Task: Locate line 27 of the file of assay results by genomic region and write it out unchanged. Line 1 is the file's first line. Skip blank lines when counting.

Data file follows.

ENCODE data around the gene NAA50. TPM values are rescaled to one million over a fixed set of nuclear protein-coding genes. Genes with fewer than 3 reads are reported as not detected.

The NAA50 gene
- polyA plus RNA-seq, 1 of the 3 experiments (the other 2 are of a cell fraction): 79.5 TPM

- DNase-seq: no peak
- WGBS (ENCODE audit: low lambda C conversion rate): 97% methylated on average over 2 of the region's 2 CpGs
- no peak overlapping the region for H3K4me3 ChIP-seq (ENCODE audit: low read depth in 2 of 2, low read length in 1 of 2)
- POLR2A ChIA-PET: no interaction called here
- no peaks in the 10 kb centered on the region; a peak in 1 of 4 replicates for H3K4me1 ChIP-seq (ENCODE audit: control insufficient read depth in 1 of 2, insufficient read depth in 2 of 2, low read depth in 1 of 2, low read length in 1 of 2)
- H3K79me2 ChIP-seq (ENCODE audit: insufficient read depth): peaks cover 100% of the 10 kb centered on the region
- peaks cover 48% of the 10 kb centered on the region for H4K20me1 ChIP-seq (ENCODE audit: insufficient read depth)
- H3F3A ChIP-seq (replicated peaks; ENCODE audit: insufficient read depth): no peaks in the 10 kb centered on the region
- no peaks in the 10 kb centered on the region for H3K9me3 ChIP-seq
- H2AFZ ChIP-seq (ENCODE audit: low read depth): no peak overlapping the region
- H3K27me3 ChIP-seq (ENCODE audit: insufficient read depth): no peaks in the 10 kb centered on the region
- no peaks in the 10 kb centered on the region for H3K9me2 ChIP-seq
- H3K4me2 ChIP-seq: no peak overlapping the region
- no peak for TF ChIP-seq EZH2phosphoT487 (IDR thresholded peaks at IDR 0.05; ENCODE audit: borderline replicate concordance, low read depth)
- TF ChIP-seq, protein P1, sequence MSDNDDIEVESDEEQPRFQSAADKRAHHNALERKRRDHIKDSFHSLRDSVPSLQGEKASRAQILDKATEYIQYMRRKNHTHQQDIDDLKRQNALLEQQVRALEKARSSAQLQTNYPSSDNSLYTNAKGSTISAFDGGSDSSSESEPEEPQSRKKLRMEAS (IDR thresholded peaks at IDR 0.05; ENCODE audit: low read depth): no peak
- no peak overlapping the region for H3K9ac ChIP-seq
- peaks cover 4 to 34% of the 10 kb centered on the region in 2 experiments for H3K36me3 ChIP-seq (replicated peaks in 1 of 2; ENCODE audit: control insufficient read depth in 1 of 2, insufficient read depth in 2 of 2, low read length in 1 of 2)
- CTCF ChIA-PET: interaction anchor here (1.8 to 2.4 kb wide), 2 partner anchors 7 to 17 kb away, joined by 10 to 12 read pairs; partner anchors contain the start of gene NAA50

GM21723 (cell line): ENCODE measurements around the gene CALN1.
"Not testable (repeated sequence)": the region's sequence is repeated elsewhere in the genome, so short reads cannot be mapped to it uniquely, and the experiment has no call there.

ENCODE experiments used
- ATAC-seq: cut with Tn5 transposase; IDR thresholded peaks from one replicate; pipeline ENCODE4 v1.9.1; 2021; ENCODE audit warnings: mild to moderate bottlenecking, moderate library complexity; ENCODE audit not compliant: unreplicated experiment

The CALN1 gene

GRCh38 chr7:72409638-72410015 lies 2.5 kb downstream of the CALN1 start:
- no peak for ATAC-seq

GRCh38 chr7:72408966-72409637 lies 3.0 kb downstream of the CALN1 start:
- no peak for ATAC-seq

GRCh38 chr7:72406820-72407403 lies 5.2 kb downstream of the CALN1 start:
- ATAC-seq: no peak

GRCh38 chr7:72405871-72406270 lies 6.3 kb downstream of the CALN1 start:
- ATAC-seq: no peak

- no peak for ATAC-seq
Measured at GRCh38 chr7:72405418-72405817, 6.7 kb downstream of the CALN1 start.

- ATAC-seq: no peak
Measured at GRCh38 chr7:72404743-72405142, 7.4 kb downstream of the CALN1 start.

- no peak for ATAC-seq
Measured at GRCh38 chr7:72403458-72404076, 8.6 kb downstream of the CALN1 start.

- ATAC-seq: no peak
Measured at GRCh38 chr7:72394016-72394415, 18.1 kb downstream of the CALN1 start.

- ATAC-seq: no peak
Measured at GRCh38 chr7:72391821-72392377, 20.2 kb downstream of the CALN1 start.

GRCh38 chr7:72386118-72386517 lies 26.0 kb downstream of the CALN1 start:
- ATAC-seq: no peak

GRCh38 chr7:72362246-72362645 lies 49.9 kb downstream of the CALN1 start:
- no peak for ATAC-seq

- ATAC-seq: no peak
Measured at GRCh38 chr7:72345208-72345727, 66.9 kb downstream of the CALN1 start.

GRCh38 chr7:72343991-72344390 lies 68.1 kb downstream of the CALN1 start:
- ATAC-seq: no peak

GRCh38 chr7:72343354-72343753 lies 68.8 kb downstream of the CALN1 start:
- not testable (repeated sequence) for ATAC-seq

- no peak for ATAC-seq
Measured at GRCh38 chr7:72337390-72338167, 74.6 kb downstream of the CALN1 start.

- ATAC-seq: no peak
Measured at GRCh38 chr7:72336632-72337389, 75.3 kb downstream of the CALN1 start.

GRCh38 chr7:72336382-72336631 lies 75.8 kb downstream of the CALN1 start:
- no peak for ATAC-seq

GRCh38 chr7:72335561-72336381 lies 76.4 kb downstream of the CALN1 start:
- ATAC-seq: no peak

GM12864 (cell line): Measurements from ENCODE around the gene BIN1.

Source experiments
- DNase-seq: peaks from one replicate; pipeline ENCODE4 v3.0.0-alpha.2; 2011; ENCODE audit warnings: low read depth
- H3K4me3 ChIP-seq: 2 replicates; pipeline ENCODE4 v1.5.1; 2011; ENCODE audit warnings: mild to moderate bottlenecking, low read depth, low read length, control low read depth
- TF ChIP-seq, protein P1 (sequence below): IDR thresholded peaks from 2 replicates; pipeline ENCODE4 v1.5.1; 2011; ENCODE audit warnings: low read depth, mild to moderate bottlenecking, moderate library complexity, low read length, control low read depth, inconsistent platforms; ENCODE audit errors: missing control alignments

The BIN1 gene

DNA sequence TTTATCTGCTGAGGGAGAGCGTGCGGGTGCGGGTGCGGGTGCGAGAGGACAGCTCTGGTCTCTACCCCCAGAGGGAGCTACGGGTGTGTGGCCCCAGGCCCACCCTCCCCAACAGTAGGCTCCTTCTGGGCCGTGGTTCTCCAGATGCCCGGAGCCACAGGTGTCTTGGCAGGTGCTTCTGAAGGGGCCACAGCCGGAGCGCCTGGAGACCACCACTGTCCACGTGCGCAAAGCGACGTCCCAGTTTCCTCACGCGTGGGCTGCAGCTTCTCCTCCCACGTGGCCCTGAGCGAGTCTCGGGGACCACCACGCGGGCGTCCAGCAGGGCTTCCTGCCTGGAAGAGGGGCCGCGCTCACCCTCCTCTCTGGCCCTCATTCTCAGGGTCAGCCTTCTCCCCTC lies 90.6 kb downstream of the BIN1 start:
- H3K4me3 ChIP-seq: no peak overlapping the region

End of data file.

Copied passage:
GRCh38 chr7:72409638-72410015 lies 2.5 kb downstream of the CALN1 start: